Tag Archives: endangered species

Viewing biodiversity through the ecoregional lens

The Nature Conservancy’s Atlas of Global Conservation is a fabulous resource for understanding biological diversity. Scientists have divided up the world into more than 1,000 ecoregions and analyzed how they compare across dozens of measures.

I’ve used data from TNC’s atlas to create a slide deck that illustrates patterns in species richness and threats to biodiversity, with a focus on the United States and American West. Below is a video of the PowerPoint, which you can download at the bottom of this post.

Visualizing biodiversity through the lens of ecoregions from EcoWest on Vimeo.

Biome basics

Before we get to ecoregions, let me first note a broader way that TNC and others classify the natural world: biomes. An area’s climate more or less determines what types of plants can grow, and at the highest level we can classify the planet’s land masses according to the predominant vegetation, or lack thereof. There are 16 terrestrial biomes, ranging from snow and tundra to tropical forests.

The map below (click to enlarge) shows the biomes found in the United States. Much of the interior West is dominated by desert and xeric (dry) shrublands, but the higher elevations support temperate conifer forests. California has Mediterranean forests along much of its coast and the Sierra Foothills. There’s a bit of subtropical forest in the mountains of Southeast Arizona and temperate broadleaf forest in Oregon’s Coastal Range.

United States biomes

As with temperature, rainfall, and elevation, there is more uniformity in the biomes found in the East than the West. Look, for example, at how many different types of communities are found in California, or how isolated mountains in the Great Basin create little biome islands.

The United States actually leads the world in the number of biomes and smaller ecoregions within its borders, even exceeding countries that are much larger in size, as shown in the graphic below.

United States biomes and ecoregions

So it’s no surprise that the United States also ranks high in species diversity. In the graphic below, blue bars show the number of species by type. Orange diamonds show what percent of the world’s species are found in the United States and the number in parenthesis in the labels indicate the U.S. ranking worldwide. The highest levels of diversity for several groups are found in the United States, including freshwater mussels, freshwater snails, and crayfishes; several other groups, such as freshwater fishes and gymnosperms, are also well represented here.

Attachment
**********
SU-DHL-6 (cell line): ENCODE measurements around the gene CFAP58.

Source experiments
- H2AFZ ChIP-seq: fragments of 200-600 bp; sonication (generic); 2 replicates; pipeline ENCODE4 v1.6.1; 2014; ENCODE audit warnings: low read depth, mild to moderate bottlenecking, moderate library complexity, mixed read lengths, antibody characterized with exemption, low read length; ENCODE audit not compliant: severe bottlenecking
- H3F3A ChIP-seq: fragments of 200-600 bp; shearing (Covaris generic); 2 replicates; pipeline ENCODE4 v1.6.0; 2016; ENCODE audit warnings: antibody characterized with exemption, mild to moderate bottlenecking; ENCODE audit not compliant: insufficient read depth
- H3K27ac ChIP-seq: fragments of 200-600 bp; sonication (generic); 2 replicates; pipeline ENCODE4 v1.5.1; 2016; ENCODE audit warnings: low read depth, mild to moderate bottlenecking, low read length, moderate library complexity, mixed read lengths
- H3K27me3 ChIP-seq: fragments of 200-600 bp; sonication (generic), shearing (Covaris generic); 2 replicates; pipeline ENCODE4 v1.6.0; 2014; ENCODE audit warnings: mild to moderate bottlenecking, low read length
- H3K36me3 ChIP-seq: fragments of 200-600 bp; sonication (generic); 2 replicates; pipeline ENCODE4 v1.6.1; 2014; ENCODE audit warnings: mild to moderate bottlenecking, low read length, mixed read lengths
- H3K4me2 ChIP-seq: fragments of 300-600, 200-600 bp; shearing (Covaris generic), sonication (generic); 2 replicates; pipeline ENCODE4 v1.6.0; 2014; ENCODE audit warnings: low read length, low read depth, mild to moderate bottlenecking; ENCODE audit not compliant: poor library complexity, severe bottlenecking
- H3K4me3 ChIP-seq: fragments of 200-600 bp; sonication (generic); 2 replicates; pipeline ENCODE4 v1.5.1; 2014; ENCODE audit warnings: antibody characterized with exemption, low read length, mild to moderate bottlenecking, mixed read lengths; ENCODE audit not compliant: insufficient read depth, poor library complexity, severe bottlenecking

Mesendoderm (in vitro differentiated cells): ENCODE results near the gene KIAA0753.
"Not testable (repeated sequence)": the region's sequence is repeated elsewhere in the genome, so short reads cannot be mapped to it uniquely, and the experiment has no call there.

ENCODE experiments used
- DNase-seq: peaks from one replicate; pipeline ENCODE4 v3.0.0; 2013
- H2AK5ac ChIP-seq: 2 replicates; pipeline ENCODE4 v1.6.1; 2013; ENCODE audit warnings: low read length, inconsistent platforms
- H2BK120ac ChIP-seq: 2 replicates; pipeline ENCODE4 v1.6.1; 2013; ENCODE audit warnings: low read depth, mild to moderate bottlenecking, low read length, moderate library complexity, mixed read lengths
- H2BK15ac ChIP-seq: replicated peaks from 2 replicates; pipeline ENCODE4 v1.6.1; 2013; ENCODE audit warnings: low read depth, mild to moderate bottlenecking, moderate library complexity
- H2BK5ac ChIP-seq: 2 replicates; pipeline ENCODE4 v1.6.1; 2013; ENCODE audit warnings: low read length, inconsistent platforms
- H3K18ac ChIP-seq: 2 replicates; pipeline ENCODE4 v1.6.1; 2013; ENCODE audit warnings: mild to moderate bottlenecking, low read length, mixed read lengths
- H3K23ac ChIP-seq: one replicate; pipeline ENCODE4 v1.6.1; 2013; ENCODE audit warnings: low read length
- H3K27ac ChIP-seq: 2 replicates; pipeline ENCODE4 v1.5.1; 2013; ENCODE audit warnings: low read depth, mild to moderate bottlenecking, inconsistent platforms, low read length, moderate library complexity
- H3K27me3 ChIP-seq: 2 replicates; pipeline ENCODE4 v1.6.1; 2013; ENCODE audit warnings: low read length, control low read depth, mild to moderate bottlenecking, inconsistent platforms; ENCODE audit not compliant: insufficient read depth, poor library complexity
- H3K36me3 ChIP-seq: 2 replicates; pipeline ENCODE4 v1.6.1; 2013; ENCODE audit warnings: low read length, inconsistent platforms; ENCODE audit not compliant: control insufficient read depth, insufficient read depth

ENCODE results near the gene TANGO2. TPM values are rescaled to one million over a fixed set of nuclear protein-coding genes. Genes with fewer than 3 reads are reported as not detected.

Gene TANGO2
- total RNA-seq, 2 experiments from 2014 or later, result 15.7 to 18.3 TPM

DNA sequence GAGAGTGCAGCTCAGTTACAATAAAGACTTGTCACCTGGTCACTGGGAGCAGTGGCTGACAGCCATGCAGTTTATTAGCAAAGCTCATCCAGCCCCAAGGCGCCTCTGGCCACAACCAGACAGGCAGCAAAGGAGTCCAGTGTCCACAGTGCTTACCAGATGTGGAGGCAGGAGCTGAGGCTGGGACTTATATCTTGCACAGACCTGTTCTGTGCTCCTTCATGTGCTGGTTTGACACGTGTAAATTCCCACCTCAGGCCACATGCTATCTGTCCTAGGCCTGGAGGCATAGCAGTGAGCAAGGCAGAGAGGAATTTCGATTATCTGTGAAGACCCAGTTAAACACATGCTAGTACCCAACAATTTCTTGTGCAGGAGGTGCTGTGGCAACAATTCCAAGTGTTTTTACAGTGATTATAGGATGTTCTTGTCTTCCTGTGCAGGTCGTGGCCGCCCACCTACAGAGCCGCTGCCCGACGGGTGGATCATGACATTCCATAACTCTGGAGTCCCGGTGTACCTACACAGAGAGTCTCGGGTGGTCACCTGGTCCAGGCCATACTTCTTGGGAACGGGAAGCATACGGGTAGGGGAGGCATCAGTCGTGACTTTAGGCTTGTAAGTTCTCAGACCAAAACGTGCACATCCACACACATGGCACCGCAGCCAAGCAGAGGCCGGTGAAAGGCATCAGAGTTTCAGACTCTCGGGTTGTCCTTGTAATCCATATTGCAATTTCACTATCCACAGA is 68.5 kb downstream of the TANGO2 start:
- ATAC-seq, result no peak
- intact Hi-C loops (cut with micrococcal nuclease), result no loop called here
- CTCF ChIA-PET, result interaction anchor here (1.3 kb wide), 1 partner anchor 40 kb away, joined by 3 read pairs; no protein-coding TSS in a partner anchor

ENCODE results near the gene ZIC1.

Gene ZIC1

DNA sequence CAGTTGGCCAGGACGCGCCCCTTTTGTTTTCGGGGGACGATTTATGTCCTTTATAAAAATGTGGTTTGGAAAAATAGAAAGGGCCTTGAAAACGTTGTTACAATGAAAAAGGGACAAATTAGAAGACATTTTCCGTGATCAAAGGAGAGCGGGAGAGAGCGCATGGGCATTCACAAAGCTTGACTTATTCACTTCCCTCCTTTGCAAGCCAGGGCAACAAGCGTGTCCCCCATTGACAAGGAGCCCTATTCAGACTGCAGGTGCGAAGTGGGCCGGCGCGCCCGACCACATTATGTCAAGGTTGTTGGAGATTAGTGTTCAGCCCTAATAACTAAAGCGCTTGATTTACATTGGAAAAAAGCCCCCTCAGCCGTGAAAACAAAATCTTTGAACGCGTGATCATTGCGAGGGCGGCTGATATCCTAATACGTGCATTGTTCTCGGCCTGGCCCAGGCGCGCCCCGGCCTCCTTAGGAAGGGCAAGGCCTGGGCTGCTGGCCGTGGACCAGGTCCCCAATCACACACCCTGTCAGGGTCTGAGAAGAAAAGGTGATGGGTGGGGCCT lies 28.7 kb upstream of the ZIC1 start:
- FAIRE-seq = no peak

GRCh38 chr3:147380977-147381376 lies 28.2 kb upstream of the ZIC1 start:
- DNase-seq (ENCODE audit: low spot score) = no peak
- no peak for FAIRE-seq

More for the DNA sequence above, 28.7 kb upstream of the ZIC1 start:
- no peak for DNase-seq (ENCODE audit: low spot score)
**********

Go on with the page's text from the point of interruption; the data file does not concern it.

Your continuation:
United States ranks high in species diversity

Analyzing ecoregions

A more fine-grained view than biomes classifies the terrestrial world into 825 unique ecoregions. These areas are sort of like ecological neighborhoods with similar habitat. Below is a close-up of the American West. If you were to drive through several ecoregions on an interstate road trip, you’d notice the differences simply by looking out the window.

Ecoregions of the American West

TNC’s atlas also analyzes the planet according to its 426 freshwater ecoregions. Each of the regions has a unique collection of aquatic species and freshwater habitats. The map below shows the West’s two-dozen or so freshwater ecoregions, which generally correspond to the boundaries of important river basins.

Freshwater ecoregions of the American West

Dozens of biodiversity metrics

TNC’s atlas offers dozens and dozens of layers of geographic information by terrestrial, freshwater, and marine ecoregion. The deck that you can download at the bottom of this post has 71 slides, with views of both the world and United States.

To give you a taste of what’s available, here’s a summary of three slides.

1) Species diversity is greatest around the equator

One way to describe biodiversity is to look at the evolutionary distinctiveness of species in a given location. The map below shows the phylogenetic diversity of terrestrial vertebrate species (animals with a backbone). Phylogenetics is a measure of how closely related a group of species is. An ecoregion with high phylogenetic diversity has species that are more distinct from one another (see this summary and this paper for more on the measure).

In general, measures of species diversity are greater at lower latitudes due to the past effects of Ice Age glaciation at higher latitudes and the configuration of islands and other landforms on the Earth, both past and present. In the West, phylogenetic diversity of vertebrate species tends to be highest in the desert Southwest.

Phylogenetic diversity of species

2) Hotspots for threatened animals